On December 14, 1961, President John F. Kennedy issued an executive order, creating a President's Commission on the Status of Women. The commission was called on to "review progress and make recommendations as needed for constructive action" in a number of areas, including "employment policies and practices, including those on wages, under Federal contracts."
The commission, one later observer noted, "was made up of people you would expect to find on a panel that was meant to be modestly useful but not controversial. The male members were mainly educators and cabinet officials whose interest in the subject was in some cases non-existent." Nevertheless, "the commission—-and the state commissions on the status of women it spawned-—brought together smart, achieving women who might otherwise have never met. And it required them to talk about women's rights, a subject that seldom came up in their normal work in government or academia. It created a special chemistry, a kind of synergy that made things happen."
Two sections of the commission's report, released on October 11, 1963, are excerpted here. The first, on Education and Counseling, noted that women's academic achievement begins to fall behind that of men after they enter college. But the commission's recommendations were focused more on providing continuing educational opportunities for women after they had married and raised their children. The University of Michigan's Center for the Continuing Education of Women had been under development before that; it opened its doors in the fall of 1964, serving as "an insistent, if fragile, goad to the university bureaucracy."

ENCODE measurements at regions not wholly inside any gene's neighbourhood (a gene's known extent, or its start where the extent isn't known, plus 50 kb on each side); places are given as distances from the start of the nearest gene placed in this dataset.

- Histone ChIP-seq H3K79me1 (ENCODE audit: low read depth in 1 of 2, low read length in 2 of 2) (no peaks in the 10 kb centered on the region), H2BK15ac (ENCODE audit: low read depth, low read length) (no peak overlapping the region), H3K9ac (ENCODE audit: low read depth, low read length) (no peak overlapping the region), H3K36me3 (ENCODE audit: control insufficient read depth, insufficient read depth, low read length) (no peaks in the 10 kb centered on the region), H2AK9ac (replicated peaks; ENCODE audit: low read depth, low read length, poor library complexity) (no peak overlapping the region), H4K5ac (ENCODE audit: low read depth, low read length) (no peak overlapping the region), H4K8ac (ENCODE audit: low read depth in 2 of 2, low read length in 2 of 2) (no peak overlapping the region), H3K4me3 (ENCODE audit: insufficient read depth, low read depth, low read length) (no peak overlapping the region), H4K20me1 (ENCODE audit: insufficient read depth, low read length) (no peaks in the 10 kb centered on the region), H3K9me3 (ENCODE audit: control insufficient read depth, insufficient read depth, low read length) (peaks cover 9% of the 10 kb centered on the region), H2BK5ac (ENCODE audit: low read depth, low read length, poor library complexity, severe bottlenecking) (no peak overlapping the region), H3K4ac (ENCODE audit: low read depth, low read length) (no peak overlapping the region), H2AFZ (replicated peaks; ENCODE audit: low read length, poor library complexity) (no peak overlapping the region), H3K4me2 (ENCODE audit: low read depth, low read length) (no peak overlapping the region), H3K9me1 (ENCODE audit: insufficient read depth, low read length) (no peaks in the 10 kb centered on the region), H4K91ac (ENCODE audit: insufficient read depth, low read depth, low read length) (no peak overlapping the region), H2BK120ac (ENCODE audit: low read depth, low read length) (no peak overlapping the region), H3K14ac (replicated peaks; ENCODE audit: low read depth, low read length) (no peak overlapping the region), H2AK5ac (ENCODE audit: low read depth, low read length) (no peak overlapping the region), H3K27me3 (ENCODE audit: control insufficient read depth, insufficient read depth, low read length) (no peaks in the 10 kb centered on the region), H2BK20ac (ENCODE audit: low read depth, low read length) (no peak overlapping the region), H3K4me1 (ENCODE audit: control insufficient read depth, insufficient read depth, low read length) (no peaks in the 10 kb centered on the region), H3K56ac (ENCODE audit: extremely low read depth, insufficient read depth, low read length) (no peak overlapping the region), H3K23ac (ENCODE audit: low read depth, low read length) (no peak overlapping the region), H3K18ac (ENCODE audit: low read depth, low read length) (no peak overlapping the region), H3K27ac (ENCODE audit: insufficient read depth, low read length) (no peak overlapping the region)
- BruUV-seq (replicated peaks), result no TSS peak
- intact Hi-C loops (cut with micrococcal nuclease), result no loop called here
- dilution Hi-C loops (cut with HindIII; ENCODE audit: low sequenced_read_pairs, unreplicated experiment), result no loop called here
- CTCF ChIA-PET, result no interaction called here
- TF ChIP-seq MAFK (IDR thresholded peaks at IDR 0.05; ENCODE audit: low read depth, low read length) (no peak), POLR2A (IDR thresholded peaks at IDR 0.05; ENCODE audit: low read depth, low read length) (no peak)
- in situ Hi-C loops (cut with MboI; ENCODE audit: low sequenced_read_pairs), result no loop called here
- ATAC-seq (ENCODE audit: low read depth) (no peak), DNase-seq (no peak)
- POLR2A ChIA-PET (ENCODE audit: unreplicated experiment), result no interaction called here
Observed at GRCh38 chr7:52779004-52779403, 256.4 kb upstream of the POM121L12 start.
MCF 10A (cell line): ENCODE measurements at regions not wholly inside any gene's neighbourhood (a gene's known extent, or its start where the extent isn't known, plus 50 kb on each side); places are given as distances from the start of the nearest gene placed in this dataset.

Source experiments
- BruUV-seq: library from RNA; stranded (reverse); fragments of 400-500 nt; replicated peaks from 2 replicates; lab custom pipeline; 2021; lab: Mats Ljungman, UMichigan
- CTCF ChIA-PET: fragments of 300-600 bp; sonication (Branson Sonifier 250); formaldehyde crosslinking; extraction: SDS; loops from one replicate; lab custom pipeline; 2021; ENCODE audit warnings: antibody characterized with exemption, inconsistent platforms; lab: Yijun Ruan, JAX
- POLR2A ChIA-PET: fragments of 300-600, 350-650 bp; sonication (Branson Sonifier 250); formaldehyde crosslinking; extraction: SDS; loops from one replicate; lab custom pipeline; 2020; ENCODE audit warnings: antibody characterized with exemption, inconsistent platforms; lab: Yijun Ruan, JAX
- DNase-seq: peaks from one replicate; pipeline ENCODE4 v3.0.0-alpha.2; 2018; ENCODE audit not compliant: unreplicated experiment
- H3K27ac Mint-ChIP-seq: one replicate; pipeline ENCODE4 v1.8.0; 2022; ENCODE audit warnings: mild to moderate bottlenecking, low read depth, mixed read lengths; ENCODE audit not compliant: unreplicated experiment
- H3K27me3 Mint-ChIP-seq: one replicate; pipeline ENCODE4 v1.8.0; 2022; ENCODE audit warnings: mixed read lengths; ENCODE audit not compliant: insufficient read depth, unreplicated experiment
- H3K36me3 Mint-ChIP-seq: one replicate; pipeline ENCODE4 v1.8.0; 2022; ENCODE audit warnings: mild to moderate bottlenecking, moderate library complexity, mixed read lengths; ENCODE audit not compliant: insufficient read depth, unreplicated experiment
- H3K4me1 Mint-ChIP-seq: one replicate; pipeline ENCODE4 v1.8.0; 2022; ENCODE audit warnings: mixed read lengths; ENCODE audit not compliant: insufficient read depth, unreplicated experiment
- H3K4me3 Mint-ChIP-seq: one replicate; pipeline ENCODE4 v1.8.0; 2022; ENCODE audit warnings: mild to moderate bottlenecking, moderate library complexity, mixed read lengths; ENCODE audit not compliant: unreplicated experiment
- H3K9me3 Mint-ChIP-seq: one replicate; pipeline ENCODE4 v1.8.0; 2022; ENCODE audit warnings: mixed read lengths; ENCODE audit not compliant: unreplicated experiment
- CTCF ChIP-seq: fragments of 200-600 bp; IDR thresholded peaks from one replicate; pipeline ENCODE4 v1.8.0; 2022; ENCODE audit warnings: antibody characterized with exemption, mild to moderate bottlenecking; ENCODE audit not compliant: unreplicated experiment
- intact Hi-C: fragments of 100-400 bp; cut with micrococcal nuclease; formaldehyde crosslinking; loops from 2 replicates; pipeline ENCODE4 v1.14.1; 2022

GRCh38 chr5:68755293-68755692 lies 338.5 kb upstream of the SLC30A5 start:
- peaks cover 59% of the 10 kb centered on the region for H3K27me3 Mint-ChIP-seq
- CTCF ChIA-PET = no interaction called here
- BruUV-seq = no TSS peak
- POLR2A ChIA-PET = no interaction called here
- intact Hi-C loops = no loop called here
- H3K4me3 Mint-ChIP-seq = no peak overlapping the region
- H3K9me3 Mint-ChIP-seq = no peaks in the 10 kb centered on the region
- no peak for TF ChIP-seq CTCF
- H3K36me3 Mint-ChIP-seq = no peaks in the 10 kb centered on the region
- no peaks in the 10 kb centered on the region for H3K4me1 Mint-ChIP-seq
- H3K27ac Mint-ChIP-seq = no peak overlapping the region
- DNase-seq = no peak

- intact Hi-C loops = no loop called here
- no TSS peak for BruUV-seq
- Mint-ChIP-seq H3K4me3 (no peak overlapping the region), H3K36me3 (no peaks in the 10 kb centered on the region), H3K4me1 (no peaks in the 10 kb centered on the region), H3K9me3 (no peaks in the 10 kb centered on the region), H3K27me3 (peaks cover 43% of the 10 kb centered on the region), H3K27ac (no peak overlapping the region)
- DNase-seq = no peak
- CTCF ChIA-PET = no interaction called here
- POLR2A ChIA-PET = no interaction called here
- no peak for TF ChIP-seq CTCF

More importantly, in the second excerpted section, on the employment of women, the presidential commission addressed strategies for achieving greater equity in the workplace. This was a touchy subject, as union leaders, who had the ear of the Democratic administration, had long fought the Equal Rights Amendment and attempts to modify legislation designed initially to protect women from perceived dangers in the workplace. However, the commission noted that in the case of private employers holding government contracts, their record on hiring women could be evaluated when federal contracts were awarded. Further, it said, "Equal opportunity for women in hiring, training, and promotion should be the governing principle in private employment. An Executive order should state this principle and advance its application to work done under Federal contracts."
President Kennedy died a month after the commission issued its report. It would be four more years before that particular recommendation bore fruit.